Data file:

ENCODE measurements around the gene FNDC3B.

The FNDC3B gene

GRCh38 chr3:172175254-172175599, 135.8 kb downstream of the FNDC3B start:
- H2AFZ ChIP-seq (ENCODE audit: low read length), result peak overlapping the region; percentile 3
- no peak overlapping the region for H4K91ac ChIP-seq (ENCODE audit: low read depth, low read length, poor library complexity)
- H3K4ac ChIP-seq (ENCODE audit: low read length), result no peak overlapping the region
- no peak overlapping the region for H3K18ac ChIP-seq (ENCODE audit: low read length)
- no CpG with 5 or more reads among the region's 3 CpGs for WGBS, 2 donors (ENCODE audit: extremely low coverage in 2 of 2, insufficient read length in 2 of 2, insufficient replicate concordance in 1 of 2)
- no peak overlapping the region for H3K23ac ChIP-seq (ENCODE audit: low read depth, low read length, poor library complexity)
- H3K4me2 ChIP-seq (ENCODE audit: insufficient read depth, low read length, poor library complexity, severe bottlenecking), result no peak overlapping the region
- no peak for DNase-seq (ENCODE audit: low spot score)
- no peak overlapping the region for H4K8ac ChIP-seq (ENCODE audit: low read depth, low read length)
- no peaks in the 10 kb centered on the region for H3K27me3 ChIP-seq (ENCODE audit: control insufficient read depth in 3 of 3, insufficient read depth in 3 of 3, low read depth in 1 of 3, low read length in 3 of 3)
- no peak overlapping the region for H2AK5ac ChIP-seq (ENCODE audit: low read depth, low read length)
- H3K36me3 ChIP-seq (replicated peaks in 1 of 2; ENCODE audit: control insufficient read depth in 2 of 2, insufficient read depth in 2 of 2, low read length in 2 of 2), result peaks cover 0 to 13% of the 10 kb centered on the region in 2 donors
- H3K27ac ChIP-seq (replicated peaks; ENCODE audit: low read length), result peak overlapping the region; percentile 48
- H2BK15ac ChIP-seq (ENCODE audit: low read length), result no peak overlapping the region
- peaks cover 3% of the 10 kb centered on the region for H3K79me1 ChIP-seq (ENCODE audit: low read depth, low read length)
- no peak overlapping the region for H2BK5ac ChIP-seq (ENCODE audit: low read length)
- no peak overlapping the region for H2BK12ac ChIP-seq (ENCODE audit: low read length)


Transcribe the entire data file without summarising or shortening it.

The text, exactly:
ENCODE measurements around the gene FNDC3B.

The FNDC3B gene

GRCh38 chr3:172175254-172175599, 135.8 kb downstream of the FNDC3B start:
- H2AFZ ChIP-seq (ENCODE audit: low read length), result peak overlapping the region; percentile 3
- no peak overlapping the region for H4K91ac ChIP-seq (ENCODE audit: low read depth, low read length, poor library complexity)
- H3K4ac ChIP-seq (ENCODE audit: low read length), result no peak overlapping the region
- no peak overlapping the region for H3K18ac ChIP-seq (ENCODE audit: low read length)
- no CpG with 5 or more reads among the region's 3 CpGs for WGBS, 2 donors (ENCODE audit: extremely low coverage in 2 of 2, insufficient read length in 2 of 2, insufficient replicate concordance in 1 of 2)
- no peak overlapping the region for H3K23ac ChIP-seq (ENCODE audit: low read depth, low read length, poor library complexity)
- H3K4me2 ChIP-seq (ENCODE audit: insufficient read depth, low read length, poor library complexity, severe bottlenecking), result no peak overlapping the region
- no peak for DNase-seq (ENCODE audit: low spot score)
- no peak overlapping the region for H4K8ac ChIP-seq (ENCODE audit: low read depth, low read length)
- no peaks in the 10 kb centered on the region for H3K27me3 ChIP-seq (ENCODE audit: control insufficient read depth in 3 of 3, insufficient read depth in 3 of 3, low read depth in 1 of 3, low read length in 3 of 3)
- no peak overlapping the region for H2AK5ac ChIP-seq (ENCODE audit: low read depth, low read length)
- H3K36me3 ChIP-seq (replicated peaks in 1 of 2; ENCODE audit: control insufficient read depth in 2 of 2, insufficient read depth in 2 of 2, low read length in 2 of 2), result peaks cover 0 to 13% of the 10 kb centered on the region in 2 donors
- H3K27ac ChIP-seq (replicated peaks; ENCODE audit: low read length), result peak overlapping the region; percentile 48
- H2BK15ac ChIP-seq (ENCODE audit: low read length), result no peak overlapping the region
- peaks cover 3% of the 10 kb centered on the region for H3K79me1 ChIP-seq (ENCODE audit: low read depth, low read length)
- no peak overlapping the region for H2BK5ac ChIP-seq (ENCODE audit: low read length)
- no peak overlapping the region for H2BK12ac ChIP-seq (ENCODE audit: low read length)